This type of thinking could be the beginning of some very dangerous decision making. It's all about long-term cost-benefit analysis. There is something definitely physically wrong with Burnett's elbow, but some journalists, such as Blair and Buster Olney on ESPN, suggest that since the actual ligament itself is not damaged, the logical thing to do is have Burnett learn to pitch through the pain, because after all, it's just some minor inflammation or soreness and it's Burnett's nervousness that is really keeping him back. That could be a big mistake. I think what would happen is Burnett's elbow would simply become too painful for him to pitch, or it may delay his absolute long-term recovery from the scar tissue, or he will just become an ineffective pitcher both now and later on......But I can see why Blair would suggest this: because the clock on the season is ticking, and while its nice to think of the potential pitcher Burnett could be, such thoughts are worthless if he never actually pitches. So my question to you battersbox people is: at what point do you draw the line to allow Burnett to recover before putting him in the game. 1 month? 2-3 months? or most of the year and have him return full form next year...
Wildrose - Monday, April 24 2006 @ 01:47 PM EDT (#145707) #
I'd advocate patience with Burnett. The team really has no choice, they have so much money tied up in this fellow long term cooler heads have to prevail.

Still it's frustrating, and you can tell its extremely frustrating to the Jays brass as Blair generally reflects what the front office really thinks.
Pistol - Monday, April 24 2006 @ 01:48 PM EDT (#145708) #

Wildrose (and anyone else that wants to put in the links without pasting the long address) -

Type in your post the way you want to.  Then to add a link, highlite the word(s) that you want linked.  From there, if you look in the editor above the text box you'll see all sorts of icons.  The fifth one from the left is the linking button (those are supposed to be three chain links put together).  Press that button and a box will pop up and you can enter the web address.  Hit ok, and there it is in blue and underlined.

Pistol - Monday, April 24 2006 @ 02:04 PM EDT (#145709) #

at what point do you draw the line to allow Burnett to recover before putting him in the game?

That's why you have Doctors - we really don't have any idea on exactly what's going on.

Here's the article that Wildrose mentioned about Burnett that Blair has today.

A long time ago I hurt my knee and eventually had a scope to remove scar tissue that formed in there.  I did the same thing to my other knee a year later, but not as bad.  There's some scar tissue in that knee, but it doesn't prevent me from doing anything.  But when I full extend my leg I can get it to make a clicking noise (like cracking knuckles, albeit not that loud).  Obviously Burnett's case could be totally different, but from my experience sometimes you'll have scar tissue and it'll give you problems and other times you'll have it and it won't impact you at all.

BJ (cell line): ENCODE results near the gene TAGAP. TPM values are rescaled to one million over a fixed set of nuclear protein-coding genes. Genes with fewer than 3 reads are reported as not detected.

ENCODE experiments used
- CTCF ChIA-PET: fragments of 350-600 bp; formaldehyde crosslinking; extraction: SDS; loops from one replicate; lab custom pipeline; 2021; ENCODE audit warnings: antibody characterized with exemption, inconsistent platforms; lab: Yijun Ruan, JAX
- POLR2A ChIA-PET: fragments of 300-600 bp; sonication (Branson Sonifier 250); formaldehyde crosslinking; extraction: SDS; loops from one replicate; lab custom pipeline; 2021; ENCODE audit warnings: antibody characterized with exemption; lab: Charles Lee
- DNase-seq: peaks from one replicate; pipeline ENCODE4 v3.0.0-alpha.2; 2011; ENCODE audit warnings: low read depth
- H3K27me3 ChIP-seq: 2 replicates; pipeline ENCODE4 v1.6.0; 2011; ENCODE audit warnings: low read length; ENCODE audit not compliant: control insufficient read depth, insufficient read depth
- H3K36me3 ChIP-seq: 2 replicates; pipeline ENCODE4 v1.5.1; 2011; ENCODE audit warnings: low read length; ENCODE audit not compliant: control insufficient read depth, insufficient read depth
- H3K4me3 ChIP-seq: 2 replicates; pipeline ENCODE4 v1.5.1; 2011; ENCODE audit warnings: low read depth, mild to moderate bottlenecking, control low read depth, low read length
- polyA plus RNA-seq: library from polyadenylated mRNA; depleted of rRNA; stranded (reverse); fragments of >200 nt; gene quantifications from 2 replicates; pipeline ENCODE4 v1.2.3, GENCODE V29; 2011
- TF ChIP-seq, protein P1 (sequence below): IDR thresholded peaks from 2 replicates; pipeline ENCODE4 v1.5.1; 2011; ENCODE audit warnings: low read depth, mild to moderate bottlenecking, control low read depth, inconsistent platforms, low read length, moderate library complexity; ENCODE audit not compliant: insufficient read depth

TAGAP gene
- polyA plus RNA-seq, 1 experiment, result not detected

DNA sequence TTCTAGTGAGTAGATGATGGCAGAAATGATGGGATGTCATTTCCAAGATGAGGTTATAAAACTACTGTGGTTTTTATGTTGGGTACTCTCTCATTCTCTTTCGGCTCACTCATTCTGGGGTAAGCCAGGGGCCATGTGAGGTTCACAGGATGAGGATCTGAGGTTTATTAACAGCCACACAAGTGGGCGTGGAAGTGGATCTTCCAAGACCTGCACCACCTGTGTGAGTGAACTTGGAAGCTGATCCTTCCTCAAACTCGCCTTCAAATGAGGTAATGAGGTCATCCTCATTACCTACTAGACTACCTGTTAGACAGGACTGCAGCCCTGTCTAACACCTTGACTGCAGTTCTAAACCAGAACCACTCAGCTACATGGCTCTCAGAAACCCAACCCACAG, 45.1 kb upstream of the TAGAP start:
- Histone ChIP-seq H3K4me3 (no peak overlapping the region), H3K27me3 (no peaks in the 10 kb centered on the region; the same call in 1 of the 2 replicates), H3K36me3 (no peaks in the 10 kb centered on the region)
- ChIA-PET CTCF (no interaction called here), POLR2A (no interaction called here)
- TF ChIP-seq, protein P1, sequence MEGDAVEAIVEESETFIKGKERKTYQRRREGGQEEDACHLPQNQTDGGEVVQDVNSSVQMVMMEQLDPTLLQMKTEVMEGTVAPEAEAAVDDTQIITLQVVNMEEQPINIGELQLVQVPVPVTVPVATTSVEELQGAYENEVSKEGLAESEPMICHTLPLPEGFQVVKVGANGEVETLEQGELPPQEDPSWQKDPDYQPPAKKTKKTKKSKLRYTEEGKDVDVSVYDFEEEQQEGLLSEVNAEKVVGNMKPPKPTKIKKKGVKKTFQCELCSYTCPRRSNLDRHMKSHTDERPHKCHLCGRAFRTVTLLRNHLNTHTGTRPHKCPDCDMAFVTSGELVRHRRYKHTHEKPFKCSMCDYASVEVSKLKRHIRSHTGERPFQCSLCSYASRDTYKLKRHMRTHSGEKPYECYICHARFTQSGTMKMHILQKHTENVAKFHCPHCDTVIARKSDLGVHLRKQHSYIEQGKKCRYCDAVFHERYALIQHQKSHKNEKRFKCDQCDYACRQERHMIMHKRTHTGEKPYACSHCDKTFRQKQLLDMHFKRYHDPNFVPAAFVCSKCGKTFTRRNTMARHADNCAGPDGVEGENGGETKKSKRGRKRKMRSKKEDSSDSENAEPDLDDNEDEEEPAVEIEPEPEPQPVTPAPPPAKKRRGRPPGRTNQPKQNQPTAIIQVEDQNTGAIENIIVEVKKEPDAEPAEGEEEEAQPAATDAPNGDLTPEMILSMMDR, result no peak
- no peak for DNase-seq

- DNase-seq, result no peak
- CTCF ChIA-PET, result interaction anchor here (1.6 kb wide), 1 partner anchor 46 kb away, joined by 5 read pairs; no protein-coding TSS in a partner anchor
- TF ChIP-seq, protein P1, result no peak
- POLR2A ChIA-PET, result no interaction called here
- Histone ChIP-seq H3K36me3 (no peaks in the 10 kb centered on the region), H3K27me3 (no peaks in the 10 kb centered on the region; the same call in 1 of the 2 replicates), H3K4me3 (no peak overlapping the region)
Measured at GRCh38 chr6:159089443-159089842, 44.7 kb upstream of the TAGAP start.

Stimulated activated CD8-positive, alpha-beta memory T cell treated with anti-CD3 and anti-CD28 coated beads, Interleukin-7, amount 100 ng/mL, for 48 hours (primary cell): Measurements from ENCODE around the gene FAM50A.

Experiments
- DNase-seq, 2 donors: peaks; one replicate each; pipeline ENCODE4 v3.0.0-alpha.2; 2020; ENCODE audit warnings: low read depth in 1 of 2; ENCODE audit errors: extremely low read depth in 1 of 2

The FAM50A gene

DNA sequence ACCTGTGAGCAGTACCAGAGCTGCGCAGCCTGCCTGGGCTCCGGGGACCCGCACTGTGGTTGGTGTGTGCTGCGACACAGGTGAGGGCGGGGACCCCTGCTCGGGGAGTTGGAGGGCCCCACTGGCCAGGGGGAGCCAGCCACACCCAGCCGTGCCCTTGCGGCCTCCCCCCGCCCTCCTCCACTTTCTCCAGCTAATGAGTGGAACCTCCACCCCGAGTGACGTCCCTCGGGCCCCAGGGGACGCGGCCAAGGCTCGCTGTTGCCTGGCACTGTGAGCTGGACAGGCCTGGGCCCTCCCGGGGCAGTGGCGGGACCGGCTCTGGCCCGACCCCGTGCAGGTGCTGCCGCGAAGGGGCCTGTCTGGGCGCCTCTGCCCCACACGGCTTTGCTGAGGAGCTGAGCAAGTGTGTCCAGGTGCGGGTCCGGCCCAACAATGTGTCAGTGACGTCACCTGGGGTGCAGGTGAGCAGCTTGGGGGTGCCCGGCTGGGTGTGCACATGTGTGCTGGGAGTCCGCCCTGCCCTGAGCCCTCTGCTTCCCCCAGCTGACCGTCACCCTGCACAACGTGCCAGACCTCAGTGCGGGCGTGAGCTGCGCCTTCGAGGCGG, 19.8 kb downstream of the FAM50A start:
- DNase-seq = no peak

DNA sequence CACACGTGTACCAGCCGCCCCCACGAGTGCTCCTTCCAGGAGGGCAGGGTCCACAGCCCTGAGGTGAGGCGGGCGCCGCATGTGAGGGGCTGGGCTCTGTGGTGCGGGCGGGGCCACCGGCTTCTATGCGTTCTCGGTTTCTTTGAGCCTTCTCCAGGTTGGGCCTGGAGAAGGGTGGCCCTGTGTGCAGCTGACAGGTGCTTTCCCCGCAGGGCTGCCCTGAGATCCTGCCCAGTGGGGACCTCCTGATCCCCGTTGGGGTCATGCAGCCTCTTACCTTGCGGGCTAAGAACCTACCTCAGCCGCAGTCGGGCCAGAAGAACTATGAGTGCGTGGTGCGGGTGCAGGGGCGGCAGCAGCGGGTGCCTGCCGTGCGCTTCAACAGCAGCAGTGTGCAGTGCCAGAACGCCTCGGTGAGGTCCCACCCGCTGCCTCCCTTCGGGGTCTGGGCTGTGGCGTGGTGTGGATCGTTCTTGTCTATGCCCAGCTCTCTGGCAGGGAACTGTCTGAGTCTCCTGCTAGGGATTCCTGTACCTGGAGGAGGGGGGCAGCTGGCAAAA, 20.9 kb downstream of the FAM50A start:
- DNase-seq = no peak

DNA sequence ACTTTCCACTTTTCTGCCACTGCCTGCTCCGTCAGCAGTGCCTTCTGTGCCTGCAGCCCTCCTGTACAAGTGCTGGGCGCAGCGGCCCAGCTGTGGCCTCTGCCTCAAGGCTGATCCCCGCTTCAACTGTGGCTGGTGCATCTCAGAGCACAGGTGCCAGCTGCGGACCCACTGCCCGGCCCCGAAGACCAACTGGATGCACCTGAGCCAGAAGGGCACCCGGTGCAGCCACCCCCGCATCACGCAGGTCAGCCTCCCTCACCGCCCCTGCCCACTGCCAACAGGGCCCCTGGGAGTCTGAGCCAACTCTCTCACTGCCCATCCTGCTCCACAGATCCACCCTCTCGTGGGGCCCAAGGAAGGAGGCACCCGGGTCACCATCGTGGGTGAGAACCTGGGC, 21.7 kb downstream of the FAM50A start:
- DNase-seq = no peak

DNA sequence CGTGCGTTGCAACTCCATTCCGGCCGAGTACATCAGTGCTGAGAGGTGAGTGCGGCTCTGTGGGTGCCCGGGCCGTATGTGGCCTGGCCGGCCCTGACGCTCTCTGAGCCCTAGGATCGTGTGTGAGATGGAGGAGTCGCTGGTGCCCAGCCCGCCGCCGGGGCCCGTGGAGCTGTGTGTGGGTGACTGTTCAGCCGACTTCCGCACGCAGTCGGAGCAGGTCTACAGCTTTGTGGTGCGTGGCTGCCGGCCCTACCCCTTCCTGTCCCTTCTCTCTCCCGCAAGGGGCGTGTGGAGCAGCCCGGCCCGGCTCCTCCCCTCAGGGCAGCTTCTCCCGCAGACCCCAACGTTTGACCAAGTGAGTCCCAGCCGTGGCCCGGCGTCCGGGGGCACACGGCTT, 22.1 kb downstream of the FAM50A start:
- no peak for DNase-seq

Mike Green - Monday, April 24 2006 @ 02:25 PM EDT (#145711) #

I found the tone in Blair's blog offensive.  Burnett has had serious arm surgery, from which many pitchers do not recover.  He is performing an activity which is extremely stressful on the arm.  To suggest that the pain is in his head, or that it was in his head when the scar tissue broke loose, is completely ignorant. The most that a doctor can honestly say in these kinds of situations is that they see nothing which explains the degree of pain that he is suffering, but that does not mean that the pain is not real.  I hope that Blair is not reflecting the view of management in this. 

I felt that the Burnett signing this off-season was unwise, but that does not mean that I do not respect a pitcher who returns after TJ surgery.  If he says that he is in pain, and that this pain interferes with his ability to pitch, that is enough for me.


timpinder - Monday, April 24 2006 @ 02:39 PM EDT (#145712) #


If the discomfort Burnett is feeling is just scar tissue breaking off, why not let him pitch through it if there's absolutely nothing structurally wrong with his elbow?  There can only be so much scar tissue to be dislodged.  Eventually, maybe after three or four slightly painful starts, the process will have worked itself out.  On the other hand, if he continues this cycle of pitching half a game then going on the DL, this process will be dragged out for an entire season.

I don't know anything about TJ surgery, ligaments or scar tissue, but the Doctors with PHDs who are examining Burnett's arm do, and they're saying that there's nothing wrong.  Let him pitch through it. 

R Billie - Monday, April 24 2006 @ 02:55 PM EDT (#145714) #

If someone is experiencing pain and discomfort they are experiencing it for a reason.  Just because the Jays decided they were going to risk $55 million by signing a power pitcher to a 5 year deal a year and a half after TJ surgery doesn't mean that pitcher becomes an indestructable robot.

He has pain and if there is pain localized to the elbow it is most likely a PHYSICAL problem.  Whether they've examined the elbow beyond the ligament for other ailments is hard to say.  But he's missed time with elbow inflammation twice since coming back from surgery so it's hardly surprising if he's experiencing it again.

And sometimes doctors are plain wrong or make best guesses when they aren't sure what the problem is.  I.E. if they can't figure out the problem they assign it to some vague condition or even say it's mental when in fact there is really an underlying condition which they could not identify.

The certainty is pitching with pain is dangerous.  It makes you hold back, it makes you come out of your regular mechanics, and it can make you suffer in on-field performance.  Is it better to hold back when you know something may not be right or is it better to tough it out as Chris Carpenter did once upon a time and then lose a season or two of your career?